Spying on public figures: how did the suspect do it?

The Canadian organization Revenue Quebec has decided since December 2019 to end its collaboration with a certain Pascal Desgagnés.

He worked as a temporary consultant for the Quebec tax agency. And for good reason he is suspected of having carried out acts of espionage on the cell phones of several public figures. It was added that he also had access because the National Assembly through its computer system. He is known to have worked with the Desjardins Financial Institute in a movement called the Desjardins movement and the city of Quebec on a set of projects dealing with computer security.

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At the moment, it is difficult to know what kind of information had had access to the latter, as the Quebec tax agency refused to to give more information on this subject. Everything she said about the suspect in question is: "Revenue Quebec has terminated the contractual link whom he was speaking with Pascal Desgagnés, following his arrest and indictment by the Longueuil Metropolitan Police Service, yesterday," geneviève Laurier, the agency's spokeswoman, told the Journal. The objective for Revenues Quebec is not to interfere with the judicial investigation that been engaged following revelations.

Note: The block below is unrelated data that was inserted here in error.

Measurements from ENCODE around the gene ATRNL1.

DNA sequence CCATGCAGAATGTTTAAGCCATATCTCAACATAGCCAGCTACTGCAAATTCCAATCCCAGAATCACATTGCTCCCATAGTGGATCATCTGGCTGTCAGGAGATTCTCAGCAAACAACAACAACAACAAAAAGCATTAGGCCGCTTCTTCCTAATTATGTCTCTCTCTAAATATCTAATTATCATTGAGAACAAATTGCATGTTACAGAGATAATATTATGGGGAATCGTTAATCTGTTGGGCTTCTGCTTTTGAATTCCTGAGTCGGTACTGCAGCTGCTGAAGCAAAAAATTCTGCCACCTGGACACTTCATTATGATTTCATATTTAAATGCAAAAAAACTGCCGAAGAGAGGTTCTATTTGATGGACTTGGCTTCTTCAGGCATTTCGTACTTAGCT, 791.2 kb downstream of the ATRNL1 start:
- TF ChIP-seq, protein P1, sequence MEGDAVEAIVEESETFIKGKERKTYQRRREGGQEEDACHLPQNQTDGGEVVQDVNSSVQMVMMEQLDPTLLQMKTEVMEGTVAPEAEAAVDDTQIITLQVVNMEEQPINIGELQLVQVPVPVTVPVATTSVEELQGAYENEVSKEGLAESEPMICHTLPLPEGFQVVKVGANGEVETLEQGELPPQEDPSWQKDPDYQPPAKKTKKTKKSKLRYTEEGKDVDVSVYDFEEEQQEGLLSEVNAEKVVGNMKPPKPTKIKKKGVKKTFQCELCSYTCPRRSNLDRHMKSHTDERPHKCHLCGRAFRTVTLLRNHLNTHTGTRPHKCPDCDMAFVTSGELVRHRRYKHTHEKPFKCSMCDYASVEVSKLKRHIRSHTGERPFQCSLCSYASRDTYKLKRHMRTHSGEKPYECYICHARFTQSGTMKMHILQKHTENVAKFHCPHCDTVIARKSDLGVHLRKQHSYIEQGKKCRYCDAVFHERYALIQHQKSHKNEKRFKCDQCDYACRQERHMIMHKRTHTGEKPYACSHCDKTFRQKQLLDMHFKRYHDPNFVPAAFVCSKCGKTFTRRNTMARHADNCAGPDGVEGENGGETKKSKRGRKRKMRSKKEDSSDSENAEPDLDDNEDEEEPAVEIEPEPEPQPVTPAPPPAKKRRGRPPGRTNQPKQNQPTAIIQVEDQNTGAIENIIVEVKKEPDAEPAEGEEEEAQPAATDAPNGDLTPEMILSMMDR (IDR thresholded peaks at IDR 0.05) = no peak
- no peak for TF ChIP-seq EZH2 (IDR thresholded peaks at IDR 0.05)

According to Eric Parent, an expert in computer security, out of curiosity it was conceivable that the suspect wanted to consult certain information in the files of the tax agency. The idea of curiosity here come in the sense that no one involved in espionage has genuinely suffered financial damage. "Depending on your access, it's almost a certainty that he took a look. He did not shy away from do this with cell phones," explained the CEO of EVA-Technologies, a Computer security company.

It should also be noted that our suspect, Pascal Desgagnés, exercised also as an external consultant to the National Assembly in the field of it's a computer. There, too, the access he had to the computer system have all been removed. "My information is that his computer access were very limited. We are currently conducting audits," said Julie Champagne, the Spokesperson for the National Assembly. On this side, too, the man was unable to to have information about the nature of the documents that they might or may not have listened to because the doubt still remains. On the firm's side Fujitsu, it seems that he also worked as a consultant Quebec City from 2011 to 2012. David O'Brien, Spokesman City stated: "It was mandated on management systems for project as a Sharepoint specialist.He did not have access to the systems Sensitive City data."

For the time being it should be noted that these are just suspicions. the investigation is ongoing, although there are several indications that who is surely guilty of spying on these public figures. Currently, only Revenue Quebec has asserted a grievance against the latter.

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